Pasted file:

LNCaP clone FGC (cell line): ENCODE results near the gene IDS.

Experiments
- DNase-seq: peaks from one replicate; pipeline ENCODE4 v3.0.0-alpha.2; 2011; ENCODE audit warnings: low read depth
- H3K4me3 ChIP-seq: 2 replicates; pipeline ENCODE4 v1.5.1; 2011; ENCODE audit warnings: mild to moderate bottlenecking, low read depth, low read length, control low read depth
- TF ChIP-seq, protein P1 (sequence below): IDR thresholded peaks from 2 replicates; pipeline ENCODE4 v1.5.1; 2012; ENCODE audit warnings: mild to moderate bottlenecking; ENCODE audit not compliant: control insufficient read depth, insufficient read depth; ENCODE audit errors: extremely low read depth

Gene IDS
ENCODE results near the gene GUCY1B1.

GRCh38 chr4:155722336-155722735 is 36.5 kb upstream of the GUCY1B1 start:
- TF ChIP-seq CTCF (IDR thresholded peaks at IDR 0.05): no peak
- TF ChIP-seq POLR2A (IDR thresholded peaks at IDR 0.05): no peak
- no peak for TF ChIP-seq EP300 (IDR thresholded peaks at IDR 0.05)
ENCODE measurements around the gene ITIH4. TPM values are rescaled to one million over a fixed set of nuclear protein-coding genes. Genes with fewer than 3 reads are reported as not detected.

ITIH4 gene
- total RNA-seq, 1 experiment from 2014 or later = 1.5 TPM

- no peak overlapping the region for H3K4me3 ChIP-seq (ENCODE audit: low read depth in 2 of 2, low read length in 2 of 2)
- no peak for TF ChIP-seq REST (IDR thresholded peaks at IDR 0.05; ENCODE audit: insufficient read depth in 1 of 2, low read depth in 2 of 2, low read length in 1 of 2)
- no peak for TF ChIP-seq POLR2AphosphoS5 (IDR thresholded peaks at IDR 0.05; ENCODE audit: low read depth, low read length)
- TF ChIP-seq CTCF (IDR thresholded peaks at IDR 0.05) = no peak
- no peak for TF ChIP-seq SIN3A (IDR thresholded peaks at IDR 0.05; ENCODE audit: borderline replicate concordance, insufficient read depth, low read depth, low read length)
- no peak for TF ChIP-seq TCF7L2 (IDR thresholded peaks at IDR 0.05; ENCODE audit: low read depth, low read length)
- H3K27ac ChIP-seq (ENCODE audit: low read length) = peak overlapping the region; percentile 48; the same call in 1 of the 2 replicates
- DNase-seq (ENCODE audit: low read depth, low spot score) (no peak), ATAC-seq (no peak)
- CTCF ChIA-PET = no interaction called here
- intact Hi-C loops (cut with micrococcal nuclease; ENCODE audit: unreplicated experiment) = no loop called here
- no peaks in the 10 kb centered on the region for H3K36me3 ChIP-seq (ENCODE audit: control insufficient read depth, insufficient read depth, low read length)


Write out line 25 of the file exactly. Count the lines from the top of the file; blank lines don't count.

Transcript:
- no peaks in the 10 kb centered on the region for H3K36me3 ChIP-seq (ENCODE audit: control insufficient read depth, insufficient read depth, low read length)